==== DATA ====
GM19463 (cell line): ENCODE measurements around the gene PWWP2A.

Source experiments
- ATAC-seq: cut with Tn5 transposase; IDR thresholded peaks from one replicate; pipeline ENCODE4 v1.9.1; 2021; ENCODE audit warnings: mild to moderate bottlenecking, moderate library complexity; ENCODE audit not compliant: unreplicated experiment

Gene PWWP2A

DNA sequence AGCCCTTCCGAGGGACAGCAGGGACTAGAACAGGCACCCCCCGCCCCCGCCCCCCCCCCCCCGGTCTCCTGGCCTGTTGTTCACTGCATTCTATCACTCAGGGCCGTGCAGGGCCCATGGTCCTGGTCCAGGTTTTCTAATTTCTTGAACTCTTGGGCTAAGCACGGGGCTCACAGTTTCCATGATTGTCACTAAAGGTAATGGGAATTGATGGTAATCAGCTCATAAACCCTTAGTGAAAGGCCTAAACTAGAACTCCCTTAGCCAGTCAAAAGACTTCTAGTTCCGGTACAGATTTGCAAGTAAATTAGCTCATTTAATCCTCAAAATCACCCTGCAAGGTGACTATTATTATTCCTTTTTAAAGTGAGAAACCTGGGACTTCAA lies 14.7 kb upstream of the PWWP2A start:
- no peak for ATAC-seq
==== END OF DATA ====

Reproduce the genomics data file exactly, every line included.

GM19463 (cell line): ENCODE measurements around the gene PWWP2A.

Source experiments
- ATAC-seq: cut with Tn5 transposase; IDR thresholded peaks from one replicate; pipeline ENCODE4 v1.9.1; 2021; ENCODE audit warnings: mild to moderate bottlenecking, moderate library complexity; ENCODE audit not compliant: unreplicated experiment

Gene PWWP2A

DNA sequence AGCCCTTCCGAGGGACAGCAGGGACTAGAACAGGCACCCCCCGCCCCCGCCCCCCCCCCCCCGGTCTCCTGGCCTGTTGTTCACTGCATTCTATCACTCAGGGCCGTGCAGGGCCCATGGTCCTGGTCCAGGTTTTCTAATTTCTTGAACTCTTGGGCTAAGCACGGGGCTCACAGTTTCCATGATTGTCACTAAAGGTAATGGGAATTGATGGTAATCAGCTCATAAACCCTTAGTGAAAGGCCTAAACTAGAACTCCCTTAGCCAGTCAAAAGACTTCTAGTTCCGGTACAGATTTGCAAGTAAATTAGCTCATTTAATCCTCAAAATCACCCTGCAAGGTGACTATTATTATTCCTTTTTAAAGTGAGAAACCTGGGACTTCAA lies 14.7 kb upstream of the PWWP2A start:
- no peak for ATAC-seq